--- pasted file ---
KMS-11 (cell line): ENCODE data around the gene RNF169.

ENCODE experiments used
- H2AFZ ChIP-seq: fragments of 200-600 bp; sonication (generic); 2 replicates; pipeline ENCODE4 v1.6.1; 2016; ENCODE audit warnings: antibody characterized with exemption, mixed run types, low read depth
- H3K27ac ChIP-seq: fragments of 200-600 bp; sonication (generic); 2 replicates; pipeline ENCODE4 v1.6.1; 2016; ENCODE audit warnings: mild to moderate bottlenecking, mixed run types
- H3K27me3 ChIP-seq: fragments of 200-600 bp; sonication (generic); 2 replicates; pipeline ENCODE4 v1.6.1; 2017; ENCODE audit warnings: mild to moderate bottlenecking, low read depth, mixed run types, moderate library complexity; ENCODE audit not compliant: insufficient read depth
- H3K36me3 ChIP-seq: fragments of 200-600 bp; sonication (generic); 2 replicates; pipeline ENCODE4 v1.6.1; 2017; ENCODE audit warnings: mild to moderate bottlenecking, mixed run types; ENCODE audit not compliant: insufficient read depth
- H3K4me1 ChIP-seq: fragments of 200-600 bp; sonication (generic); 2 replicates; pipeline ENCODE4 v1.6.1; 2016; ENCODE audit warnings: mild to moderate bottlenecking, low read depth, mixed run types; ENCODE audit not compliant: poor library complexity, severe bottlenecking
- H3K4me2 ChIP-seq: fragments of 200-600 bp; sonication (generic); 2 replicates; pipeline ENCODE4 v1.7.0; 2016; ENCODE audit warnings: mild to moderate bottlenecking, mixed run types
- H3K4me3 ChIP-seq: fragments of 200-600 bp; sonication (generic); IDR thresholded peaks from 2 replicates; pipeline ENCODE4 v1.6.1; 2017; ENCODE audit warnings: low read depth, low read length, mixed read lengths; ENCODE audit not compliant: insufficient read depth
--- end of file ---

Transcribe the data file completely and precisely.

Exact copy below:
KMS-11 (cell line): ENCODE data around the gene RNF169.

ENCODE experiments used
- H2AFZ ChIP-seq: fragments of 200-600 bp; sonication (generic); 2 replicates; pipeline ENCODE4 v1.6.1; 2016; ENCODE audit warnings: antibody characterized with exemption, mixed run types, low read depth
- H3K27ac ChIP-seq: fragments of 200-600 bp; sonication (generic); 2 replicates; pipeline ENCODE4 v1.6.1; 2016; ENCODE audit warnings: mild to moderate bottlenecking, mixed run types
- H3K27me3 ChIP-seq: fragments of 200-600 bp; sonication (generic); 2 replicates; pipeline ENCODE4 v1.6.1; 2017; ENCODE audit warnings: mild to moderate bottlenecking, low read depth, mixed run types, moderate library complexity; ENCODE audit not compliant: insufficient read depth
- H3K36me3 ChIP-seq: fragments of 200-600 bp; sonication (generic); 2 replicates; pipeline ENCODE4 v1.6.1; 2017; ENCODE audit warnings: mild to moderate bottlenecking, mixed run types; ENCODE audit not compliant: insufficient read depth
- H3K4me1 ChIP-seq: fragments of 200-600 bp; sonication (generic); 2 replicates; pipeline ENCODE4 v1.6.1; 2016; ENCODE audit warnings: mild to moderate bottlenecking, low read depth, mixed run types; ENCODE audit not compliant: poor library complexity, severe bottlenecking
- H3K4me2 ChIP-seq: fragments of 200-600 bp; sonication (generic); 2 replicates; pipeline ENCODE4 v1.7.0; 2016; ENCODE audit warnings: mild to moderate bottlenecking, mixed run types
- H3K4me3 ChIP-seq: fragments of 200-600 bp; sonication (generic); IDR thresholded peaks from 2 replicates; pipeline ENCODE4 v1.6.1; 2017; ENCODE audit warnings: low read depth, low read length, mixed read lengths; ENCODE audit not compliant: insufficient read depth